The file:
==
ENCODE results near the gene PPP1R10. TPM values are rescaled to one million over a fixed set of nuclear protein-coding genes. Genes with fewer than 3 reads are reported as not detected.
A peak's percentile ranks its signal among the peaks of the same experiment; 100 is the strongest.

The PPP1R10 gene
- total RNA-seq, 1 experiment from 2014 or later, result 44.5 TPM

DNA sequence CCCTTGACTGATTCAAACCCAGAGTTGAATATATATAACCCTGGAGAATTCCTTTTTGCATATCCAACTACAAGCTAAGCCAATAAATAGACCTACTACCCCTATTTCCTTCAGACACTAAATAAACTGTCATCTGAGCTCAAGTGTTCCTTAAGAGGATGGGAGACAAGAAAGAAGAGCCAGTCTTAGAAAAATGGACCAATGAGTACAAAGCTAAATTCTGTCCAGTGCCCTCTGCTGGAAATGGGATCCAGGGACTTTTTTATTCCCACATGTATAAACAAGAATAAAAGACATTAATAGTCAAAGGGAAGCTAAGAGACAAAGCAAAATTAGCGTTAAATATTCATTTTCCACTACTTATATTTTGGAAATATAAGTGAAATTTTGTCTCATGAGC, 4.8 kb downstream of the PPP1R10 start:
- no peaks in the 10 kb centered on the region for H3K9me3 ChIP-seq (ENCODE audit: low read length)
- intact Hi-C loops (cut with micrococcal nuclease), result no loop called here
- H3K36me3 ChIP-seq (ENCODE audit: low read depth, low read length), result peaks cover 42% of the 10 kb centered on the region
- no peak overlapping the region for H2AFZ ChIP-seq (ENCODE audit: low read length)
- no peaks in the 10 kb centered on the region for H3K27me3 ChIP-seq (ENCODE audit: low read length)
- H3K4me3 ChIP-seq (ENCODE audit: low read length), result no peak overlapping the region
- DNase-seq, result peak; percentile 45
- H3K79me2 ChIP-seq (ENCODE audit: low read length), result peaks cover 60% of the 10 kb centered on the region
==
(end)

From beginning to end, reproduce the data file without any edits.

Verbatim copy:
ENCODE results near the gene PPP1R10. TPM values are rescaled to one million over a fixed set of nuclear protein-coding genes. Genes with fewer than 3 reads are reported as not detected.
A peak's percentile ranks its signal among the peaks of the same experiment; 100 is the strongest.

The PPP1R10 gene
- total RNA-seq, 1 experiment from 2014 or later, result 44.5 TPM

DNA sequence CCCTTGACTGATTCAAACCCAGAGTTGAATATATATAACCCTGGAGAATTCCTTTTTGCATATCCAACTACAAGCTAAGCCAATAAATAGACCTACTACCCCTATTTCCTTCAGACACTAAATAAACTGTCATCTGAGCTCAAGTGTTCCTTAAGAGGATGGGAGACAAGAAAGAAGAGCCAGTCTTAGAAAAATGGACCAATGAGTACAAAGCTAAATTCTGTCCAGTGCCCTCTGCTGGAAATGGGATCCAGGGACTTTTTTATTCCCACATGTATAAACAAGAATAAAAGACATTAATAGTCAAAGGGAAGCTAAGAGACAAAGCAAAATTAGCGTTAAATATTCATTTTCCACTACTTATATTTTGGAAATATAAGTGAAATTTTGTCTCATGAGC, 4.8 kb downstream of the PPP1R10 start:
- no peaks in the 10 kb centered on the region for H3K9me3 ChIP-seq (ENCODE audit: low read length)
- intact Hi-C loops (cut with micrococcal nuclease), result no loop called here
- H3K36me3 ChIP-seq (ENCODE audit: low read depth, low read length), result peaks cover 42% of the 10 kb centered on the region
- no peak overlapping the region for H2AFZ ChIP-seq (ENCODE audit: low read length)
- no peaks in the 10 kb centered on the region for H3K27me3 ChIP-seq (ENCODE audit: low read length)
- H3K4me3 ChIP-seq (ENCODE audit: low read length), result no peak overlapping the region
- DNase-seq, result peak; percentile 45
- H3K79me2 ChIP-seq (ENCODE audit: low read length), result peaks cover 60% of the 10 kb centered on the region